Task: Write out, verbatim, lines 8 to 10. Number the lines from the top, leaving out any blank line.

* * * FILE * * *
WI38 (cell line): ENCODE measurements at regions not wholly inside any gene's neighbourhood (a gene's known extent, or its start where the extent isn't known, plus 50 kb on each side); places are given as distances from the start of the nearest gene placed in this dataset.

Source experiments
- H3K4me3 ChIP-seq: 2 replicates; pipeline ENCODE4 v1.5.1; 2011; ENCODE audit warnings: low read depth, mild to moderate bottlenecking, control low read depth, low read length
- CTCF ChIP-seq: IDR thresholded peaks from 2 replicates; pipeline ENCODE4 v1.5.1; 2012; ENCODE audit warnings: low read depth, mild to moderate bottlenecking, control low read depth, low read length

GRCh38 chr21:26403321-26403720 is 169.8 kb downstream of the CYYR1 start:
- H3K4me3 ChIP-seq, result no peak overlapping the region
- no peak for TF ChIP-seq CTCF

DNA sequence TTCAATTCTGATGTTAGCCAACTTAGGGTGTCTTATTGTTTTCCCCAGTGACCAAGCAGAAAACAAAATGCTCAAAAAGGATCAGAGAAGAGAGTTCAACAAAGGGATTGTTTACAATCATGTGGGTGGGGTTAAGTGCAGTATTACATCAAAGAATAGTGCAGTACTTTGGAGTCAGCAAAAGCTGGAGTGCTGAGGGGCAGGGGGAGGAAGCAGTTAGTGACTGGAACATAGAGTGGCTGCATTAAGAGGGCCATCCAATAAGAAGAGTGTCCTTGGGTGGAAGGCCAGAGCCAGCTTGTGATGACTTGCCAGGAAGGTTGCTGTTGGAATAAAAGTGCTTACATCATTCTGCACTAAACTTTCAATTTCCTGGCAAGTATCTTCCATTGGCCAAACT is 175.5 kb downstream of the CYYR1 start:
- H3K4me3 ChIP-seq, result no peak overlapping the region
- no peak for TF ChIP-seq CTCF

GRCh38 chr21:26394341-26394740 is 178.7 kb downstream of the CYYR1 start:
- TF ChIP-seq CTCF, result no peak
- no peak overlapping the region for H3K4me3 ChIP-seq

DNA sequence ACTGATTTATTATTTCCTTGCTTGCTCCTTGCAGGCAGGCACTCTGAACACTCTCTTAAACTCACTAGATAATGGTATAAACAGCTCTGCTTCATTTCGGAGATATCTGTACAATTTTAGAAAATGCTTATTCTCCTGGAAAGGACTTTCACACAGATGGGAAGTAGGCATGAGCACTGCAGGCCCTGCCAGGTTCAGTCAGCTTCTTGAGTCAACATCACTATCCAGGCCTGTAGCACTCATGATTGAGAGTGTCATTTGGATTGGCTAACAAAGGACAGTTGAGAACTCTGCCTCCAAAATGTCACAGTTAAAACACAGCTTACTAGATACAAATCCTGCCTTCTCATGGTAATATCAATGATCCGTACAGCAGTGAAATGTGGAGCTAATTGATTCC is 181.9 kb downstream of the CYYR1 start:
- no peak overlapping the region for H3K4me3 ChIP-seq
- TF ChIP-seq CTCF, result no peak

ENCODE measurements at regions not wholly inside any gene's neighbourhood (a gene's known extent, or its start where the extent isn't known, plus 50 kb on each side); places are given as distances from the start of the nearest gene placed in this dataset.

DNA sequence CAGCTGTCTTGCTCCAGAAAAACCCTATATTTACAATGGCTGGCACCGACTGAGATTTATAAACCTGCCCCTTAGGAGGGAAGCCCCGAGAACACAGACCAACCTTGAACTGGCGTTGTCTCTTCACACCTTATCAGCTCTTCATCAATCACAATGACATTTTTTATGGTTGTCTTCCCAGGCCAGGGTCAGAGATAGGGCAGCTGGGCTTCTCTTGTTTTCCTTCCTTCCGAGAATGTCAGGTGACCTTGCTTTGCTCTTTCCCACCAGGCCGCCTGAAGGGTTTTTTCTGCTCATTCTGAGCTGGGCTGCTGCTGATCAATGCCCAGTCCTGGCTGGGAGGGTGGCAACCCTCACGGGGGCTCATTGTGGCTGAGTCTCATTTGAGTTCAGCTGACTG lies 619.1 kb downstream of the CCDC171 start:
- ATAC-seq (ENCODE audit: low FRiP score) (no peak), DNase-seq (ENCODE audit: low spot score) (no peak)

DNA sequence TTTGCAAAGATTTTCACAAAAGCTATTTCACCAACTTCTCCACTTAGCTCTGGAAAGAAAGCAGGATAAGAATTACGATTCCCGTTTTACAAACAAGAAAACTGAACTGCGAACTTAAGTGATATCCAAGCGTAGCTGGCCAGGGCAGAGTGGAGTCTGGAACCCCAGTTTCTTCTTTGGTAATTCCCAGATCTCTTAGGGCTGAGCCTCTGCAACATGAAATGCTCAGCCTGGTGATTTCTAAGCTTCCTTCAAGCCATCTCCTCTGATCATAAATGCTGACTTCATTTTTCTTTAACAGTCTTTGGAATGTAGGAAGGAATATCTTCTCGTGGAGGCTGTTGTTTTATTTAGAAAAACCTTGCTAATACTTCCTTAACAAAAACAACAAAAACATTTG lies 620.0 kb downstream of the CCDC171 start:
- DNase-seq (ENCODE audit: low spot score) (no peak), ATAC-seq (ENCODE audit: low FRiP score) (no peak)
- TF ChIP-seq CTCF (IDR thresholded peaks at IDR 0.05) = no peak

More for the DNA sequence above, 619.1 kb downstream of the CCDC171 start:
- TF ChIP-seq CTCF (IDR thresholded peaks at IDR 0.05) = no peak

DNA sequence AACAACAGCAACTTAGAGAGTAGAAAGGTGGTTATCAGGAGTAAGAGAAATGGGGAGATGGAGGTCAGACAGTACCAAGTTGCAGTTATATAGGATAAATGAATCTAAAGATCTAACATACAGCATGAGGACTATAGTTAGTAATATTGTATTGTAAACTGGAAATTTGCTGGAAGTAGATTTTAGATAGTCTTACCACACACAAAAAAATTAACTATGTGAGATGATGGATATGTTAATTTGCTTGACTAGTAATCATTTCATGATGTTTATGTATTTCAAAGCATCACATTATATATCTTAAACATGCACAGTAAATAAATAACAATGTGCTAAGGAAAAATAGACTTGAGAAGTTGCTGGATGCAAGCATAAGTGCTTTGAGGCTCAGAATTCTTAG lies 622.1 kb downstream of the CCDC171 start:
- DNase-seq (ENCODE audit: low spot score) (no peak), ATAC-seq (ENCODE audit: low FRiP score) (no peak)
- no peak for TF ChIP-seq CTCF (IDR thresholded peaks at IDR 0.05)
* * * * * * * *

DNA sequence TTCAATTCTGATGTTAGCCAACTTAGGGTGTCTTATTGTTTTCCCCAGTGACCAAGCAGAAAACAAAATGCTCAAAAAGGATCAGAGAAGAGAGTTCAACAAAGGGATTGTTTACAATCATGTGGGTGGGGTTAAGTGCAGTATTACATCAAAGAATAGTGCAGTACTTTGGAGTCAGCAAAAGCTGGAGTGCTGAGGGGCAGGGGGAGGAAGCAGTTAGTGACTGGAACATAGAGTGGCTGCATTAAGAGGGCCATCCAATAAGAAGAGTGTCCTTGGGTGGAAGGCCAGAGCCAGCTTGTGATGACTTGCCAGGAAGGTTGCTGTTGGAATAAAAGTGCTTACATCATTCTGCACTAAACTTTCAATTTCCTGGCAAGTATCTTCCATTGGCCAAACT is 175.5 kb downstream of the CYYR1 start:
- H3K4me3 ChIP-seq, result no peak overlapping the region
- no peak for TF ChIP-seq CTCF